The lecture starts with a short description of the three decades – the 1990s, the 2000s, and the 2010s – within this research framework, showing how pertinent examples from the studied Eastern, Northern, and Western European small national cinemas engage with regime changes, market deregulations and Anthropocenic threats. In its second part the lecture develops in detail the segment referring to the small national cinematic mediation of climate trauma. The argument starts from the observation that in spite of their scarcer resources and peripheral situatedness, 21st century European small national cinemas have been engaged in culturally mediating this complex and ongoing collective trauma layer – on top of the previously unresolved events of such nature. The audiovisual narratives about ageing, childless or infertile women who engage into smaller, petty deeds or big-scale actions on behalf of nature and environmental protection are identified in this research as a cost-effective method for presenting traumatization and, perhaps, solutions to transitioning into a phase of post-traumatic growth. The analysis is built along three hypotheses, each illustrative of the research methodology combining elements of film production studies with the textual-formal analysis of narrative fiction films and the audience/reception studies of the same creations. Namely: 1. The representation of older female characters may be linked to the less institutionalized structure of small national film production industries where ageist and sexist barriers are more permeable; 2. The frequency of the narrative and iconographic stereotype evokes archetypes such as the wise old woman or the crone, the actualization of which is relatively easy and allows for a powerful method to process negative emotions ranging from climate anxiety to climate trauma; 3. The explicit childlessness or infertility of these female characters is suggestive of the few remaining biological markers of ageing, menopause, the films thus reaching out to the ageing audience of an ageing medium, cinema, in the Anthropocene context. The lecture hopes to channel several research projects that stand at the basis of this Affiliated IAS Fellowship, and includes online presence from colleagues too.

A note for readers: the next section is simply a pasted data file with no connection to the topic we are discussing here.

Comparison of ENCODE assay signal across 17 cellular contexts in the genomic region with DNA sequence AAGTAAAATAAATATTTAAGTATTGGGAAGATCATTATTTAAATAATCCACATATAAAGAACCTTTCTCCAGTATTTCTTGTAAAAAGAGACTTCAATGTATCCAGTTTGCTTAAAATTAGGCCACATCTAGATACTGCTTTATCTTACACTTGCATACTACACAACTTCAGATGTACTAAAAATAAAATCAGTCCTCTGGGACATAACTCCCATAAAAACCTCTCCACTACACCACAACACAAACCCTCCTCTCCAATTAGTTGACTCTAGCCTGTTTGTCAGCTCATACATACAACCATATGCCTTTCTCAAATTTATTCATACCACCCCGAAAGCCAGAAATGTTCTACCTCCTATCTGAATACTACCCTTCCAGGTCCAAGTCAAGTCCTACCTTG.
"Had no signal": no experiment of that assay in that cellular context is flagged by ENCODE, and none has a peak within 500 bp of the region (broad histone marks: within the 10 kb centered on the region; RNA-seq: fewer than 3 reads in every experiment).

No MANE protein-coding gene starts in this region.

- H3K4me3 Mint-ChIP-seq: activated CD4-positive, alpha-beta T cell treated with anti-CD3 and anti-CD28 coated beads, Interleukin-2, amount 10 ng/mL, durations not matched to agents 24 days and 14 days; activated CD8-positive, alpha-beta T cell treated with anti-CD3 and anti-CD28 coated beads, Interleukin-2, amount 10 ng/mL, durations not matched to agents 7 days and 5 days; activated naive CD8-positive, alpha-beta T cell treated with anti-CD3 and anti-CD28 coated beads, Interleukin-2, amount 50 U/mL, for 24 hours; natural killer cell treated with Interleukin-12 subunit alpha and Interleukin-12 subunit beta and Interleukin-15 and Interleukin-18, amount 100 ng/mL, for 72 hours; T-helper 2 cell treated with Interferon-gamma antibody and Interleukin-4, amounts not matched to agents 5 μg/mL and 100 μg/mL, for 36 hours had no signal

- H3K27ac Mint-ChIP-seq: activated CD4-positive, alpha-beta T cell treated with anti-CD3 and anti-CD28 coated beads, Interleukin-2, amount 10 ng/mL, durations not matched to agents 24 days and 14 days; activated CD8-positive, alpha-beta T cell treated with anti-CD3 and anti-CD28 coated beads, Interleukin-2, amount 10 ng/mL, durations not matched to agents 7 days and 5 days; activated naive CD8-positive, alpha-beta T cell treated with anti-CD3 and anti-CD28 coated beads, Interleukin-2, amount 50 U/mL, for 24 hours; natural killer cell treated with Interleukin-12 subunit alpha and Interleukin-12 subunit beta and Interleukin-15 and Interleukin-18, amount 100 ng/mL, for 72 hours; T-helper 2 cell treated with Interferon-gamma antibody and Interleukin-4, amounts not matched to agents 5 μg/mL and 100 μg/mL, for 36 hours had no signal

Image: Screenshots from/Poster art for On Body and Soul (Ildikó Enyedi, 2017), Eden (Ágnes Kocsis, 2020), White Plastic Sky (Tibor Bánóczki, Sarolta Szabó, 2023)